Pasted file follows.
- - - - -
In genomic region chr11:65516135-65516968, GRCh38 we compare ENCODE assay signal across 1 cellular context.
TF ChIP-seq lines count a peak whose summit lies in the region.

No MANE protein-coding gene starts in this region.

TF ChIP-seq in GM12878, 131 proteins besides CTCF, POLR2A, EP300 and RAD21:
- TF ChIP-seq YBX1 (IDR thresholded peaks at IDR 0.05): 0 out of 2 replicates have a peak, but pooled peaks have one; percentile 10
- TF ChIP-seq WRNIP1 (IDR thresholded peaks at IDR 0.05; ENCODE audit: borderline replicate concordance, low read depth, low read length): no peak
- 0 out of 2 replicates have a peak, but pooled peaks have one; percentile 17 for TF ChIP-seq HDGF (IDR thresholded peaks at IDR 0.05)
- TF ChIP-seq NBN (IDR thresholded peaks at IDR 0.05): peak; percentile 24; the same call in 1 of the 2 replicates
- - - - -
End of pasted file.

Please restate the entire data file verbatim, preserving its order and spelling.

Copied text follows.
In genomic region chr11:65516135-65516968, GRCh38 we compare ENCODE assay signal across 1 cellular context.
TF ChIP-seq lines count a peak whose summit lies in the region.

No MANE protein-coding gene starts in this region.

TF ChIP-seq in GM12878, 131 proteins besides CTCF, POLR2A, EP300 and RAD21:
- TF ChIP-seq YBX1 (IDR thresholded peaks at IDR 0.05): 0 out of 2 replicates have a peak, but pooled peaks have one; percentile 10
- TF ChIP-seq WRNIP1 (IDR thresholded peaks at IDR 0.05; ENCODE audit: borderline replicate concordance, low read depth, low read length): no peak
- 0 out of 2 replicates have a peak, but pooled peaks have one; percentile 17 for TF ChIP-seq HDGF (IDR thresholded peaks at IDR 0.05)
- TF ChIP-seq NBN (IDR thresholded peaks at IDR 0.05): peak; percentile 24; the same call in 1 of the 2 replicates